Immediately after the US Navy missile destroyed the satellite, the American Embassy in China received “direct confirmation of the results of the anti-satellite test” from the US military command in the Pacific, according to a secret memo.
The strike marked the high point of tensions between Washington and Beijing over the issue of ballistic missile defence. The cables show that China was deeply concerned about America’s plans to place missile defence radars in Japan.
Another document discloses that the US was allegedly developing an “airborne laser system” to counter the threat from “Chinese military build up”.
The Chinese government was said to be “angry” about the US satellite exercise in February 2008.
For months after the US strike, the two countries engaged in tense talks over the issue.
At a summit on defence in June 2008, the American delegation told the Chinese that Washington did not regard China as “an enemy”. China replied that it saw the two powers “as neither allies nor adversaries”.
The Chinese assistant foreign minister complained that the US missile defence programme was not simply “defensive” but also “offensive” because “it includes lasers that attack a missile in launch phase over the sovereign territory of the launching country”.
The most recent cable in the collection was sent from the office of Mrs Clinton in January 2010.
It claimed that US intelligence detected that China had launched a fresh anti-satellite missile test. Crucially, Washington wanted to keep secret its knowledge that the missile test was linked to China’s previous space strikes.
The cable, marked “secret” said the Chinese army had sent an SC-19 missile that successfully destroyed a CSS-X-11 missile about 150 miles above the Earth.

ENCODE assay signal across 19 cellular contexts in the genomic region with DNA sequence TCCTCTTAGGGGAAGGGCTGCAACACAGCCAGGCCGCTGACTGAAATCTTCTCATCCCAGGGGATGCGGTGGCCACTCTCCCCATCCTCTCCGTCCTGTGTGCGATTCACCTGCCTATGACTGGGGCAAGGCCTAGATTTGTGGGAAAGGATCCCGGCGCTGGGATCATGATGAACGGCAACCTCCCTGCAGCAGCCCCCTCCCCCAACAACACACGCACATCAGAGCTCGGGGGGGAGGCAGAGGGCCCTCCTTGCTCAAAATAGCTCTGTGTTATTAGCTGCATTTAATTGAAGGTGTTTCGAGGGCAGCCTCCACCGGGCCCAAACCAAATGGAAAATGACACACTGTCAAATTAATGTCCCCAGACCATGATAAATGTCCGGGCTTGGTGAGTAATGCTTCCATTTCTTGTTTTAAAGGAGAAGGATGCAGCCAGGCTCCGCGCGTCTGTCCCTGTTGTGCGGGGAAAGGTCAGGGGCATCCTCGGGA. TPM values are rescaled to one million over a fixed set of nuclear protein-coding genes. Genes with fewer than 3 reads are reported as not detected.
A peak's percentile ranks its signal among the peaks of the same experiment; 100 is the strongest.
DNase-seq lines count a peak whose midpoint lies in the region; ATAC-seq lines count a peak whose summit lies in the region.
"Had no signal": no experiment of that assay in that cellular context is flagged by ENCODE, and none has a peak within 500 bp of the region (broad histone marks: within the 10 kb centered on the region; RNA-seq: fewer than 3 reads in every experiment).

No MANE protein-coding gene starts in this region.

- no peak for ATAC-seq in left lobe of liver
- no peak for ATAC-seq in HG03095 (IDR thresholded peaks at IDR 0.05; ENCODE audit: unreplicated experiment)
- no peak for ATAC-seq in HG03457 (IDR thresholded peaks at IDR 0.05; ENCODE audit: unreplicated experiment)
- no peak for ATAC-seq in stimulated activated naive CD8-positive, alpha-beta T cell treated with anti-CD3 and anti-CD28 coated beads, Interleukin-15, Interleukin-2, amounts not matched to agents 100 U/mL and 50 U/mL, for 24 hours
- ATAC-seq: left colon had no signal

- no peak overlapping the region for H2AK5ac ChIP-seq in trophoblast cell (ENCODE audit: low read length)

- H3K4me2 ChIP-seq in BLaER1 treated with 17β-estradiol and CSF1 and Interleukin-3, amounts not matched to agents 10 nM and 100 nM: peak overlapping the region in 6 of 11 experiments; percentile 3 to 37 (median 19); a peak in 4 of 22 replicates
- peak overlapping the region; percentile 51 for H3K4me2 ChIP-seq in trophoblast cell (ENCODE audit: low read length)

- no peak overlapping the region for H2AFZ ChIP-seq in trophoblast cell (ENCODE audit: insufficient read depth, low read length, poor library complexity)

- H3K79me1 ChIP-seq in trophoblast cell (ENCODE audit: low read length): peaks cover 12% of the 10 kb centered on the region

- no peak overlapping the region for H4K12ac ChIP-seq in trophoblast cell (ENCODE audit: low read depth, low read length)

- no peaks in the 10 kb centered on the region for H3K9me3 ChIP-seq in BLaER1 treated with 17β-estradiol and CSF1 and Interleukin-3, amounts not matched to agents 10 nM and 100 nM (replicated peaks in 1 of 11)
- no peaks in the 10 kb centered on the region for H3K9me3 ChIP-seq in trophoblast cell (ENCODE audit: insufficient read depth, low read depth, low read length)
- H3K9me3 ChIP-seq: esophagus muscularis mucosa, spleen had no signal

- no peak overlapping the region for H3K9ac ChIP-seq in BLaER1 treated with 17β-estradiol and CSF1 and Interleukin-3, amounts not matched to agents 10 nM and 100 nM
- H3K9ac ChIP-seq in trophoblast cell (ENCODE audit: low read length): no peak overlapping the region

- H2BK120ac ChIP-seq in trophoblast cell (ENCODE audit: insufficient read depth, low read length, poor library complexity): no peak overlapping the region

“This test is assessed to have furthered both Chinese ASAT [anti-satellite] and ballistic missile defense technologies,” stated the memo to the US embassy in Beijing.
Mrs Clinton’s cable stressed that “the Obama administration” retained the Bush-era concerns over Chinese space weapon plans.
There is growing concern over the potential for nuclear states or terrorists to attack western countries using space. Last September, Dr Liam Fox, the Defence Secretary, warned that rogue countries or terrorist groups could wipe out electronic systems by producing an electromagnetic pulse through a nuclear explosion high above the Earth.
On Wednesday night, a Pentagon spokesman said: “The President’s June 2010 National Space Policy requires the Dept. of Defense (DoD) to have a range of options and capabilities. Our overriding objective is to promote the peaceful use of space.
“The United States did not engage our own satellite to test or demonstrate an anti-satellite (ASAT) capability. The purpose was to prevent the satellite’s hydrazine fuel from causing potential harm to life on the ground.
“To conduct this engagement, we had to make modifications to three sea-based missile defense interceptors, three ships, and the system’s command and control software.
“We have not made these modifications to any other missile defense system, nor do we plan to. Our missile defense systems are not intended or designed to engage satellites.”